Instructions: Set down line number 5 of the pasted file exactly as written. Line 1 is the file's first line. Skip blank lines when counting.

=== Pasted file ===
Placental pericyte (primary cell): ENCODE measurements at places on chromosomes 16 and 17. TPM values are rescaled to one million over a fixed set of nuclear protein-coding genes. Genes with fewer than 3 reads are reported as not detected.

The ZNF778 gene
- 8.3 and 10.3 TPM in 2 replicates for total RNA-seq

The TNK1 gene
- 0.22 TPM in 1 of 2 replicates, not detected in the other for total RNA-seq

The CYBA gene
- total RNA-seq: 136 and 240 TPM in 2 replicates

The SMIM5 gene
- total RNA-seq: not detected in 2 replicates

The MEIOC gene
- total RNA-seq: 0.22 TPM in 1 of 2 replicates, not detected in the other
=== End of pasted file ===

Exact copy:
- 0.22 TPM in 1 of 2 replicates, not detected in the other for total RNA-seq